A strange scene discovered on Alaska’s North Slope depicts the mass deaths of nearly a dozen unusual dinosaurs, according to paleontologists.
The specimens are all ceratopsids — the group that includes the widely known Triceratops as well as several other types of frill-faced, four-legged herbivores that have been discovered just this year throughout the American West.
(Learn more about it: “New Horn-Faced Dinosaurs, Triceratops’ Oldest Relatives, Found in Montana”)
But instead of sporting Triceratops’ trademark tapered horns, the animals found in Alaska featured big, uneven lumps of bone on their noses, along with two horizontal horns, like those found on cattle today, sprouting from the tops of their frills.
The dinosaurs were first described by paleontologists from Texas’ Perot Museum of Nature and Science a year and a half ago, who named the new species Pachyrhinosaurus perotorum.
And now, after having taken the 11 specimens back to their Dallas lab, the researchers have found that the fossil remains also include a juvenile — a ceratops in early adolescence who had weirdly unique features befitting those awkward years.
Paleontologists were initially puzzled as a different sort of small ceratops began to emerge from the rock — one with a longer, narrower snout that featured a modest, more horn-like growth.
“After a couple weeks of working on it, our question was, ‘What on earth is this?’ It had features on it that looked like the big adult skull of the Pachyrhinosaurus perotorum that we had originally found, yet it was very narrow and skinny and didn’t have the big expanded nose of the adult,” said Dr. Ronald Tykoski, a member of the Perot Museum team, in a statement.
“After ruling out all of the possibilities through the process of elimination, we realized this was a juvenile specimen. This provided us a snapshot in the development of the species – and that’s not common – so this was a very exciting moment for us.”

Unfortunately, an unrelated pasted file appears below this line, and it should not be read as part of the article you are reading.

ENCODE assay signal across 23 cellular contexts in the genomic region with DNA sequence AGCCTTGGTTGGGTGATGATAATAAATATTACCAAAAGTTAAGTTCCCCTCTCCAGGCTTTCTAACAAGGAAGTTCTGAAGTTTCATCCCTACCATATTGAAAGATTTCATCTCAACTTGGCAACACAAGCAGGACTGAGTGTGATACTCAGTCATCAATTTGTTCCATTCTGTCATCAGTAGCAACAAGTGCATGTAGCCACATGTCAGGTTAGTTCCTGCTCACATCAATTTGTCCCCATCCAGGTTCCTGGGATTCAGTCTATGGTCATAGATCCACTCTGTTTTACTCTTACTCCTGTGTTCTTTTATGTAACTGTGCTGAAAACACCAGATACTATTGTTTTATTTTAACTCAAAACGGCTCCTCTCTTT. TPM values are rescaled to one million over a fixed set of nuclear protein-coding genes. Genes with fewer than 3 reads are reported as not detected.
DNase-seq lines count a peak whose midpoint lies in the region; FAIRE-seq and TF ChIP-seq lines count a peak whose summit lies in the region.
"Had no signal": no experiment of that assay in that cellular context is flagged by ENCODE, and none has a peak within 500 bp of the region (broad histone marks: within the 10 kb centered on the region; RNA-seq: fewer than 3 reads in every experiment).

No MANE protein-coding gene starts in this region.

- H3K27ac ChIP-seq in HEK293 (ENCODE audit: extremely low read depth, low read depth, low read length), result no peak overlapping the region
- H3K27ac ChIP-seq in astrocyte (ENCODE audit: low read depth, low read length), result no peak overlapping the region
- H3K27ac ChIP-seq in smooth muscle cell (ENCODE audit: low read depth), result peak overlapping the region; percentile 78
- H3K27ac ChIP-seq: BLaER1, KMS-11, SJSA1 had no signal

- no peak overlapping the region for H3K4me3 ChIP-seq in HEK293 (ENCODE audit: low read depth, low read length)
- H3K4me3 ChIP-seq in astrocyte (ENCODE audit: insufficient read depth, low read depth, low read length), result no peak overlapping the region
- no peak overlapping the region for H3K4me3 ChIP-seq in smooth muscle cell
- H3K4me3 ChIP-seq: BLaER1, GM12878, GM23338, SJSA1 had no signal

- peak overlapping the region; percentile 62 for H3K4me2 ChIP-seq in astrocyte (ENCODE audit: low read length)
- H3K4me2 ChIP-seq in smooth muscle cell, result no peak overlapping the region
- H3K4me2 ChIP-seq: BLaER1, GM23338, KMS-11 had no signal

The team theorizes that the small horn found on the young dino eventually grew and merged with other growths on its face to form the larger, flatter, lumpy mass — called a nasal boss — which adults probably used as battering rams in battle.
Describing the young offspring as having a face only a mother could love, team leader Dr. Anthony Fiorillo said that the find nonetheless sheds light on a species that’s unique for many reasons.
“Discoveries like this help us to realize that this unique polar dinosaur isn’t just a trophy on the wall, but was a living, breathing animal,” he said in a release.
And while the cause of the animals’ sudden death isn’t immediately clear, their contribution to our knowledge of ancient Alaska is becoming more obvious with time.
Dated to a mere 70 million years ago, P. perotorum is the most recent species of ceratopsid ever discovered, the team points out, and it’s also found farther north than any other member of its dinosaur family.
(Read more about its southern cousin: “Big-Nosed Ceratops Discovered in Texas“)
“The finding of this juvenile implies that the Artic, which was believed to be too harsh a climate for dinosaurs to survive, was an environment not only ripe for productivity, but shows that the species of Pachyrhinosaurus perotorum was reproducing and living there contentedly,” Fiorillo said.
• “Perot Dinosaur Grows Up,” Perot Museum of Nature and Science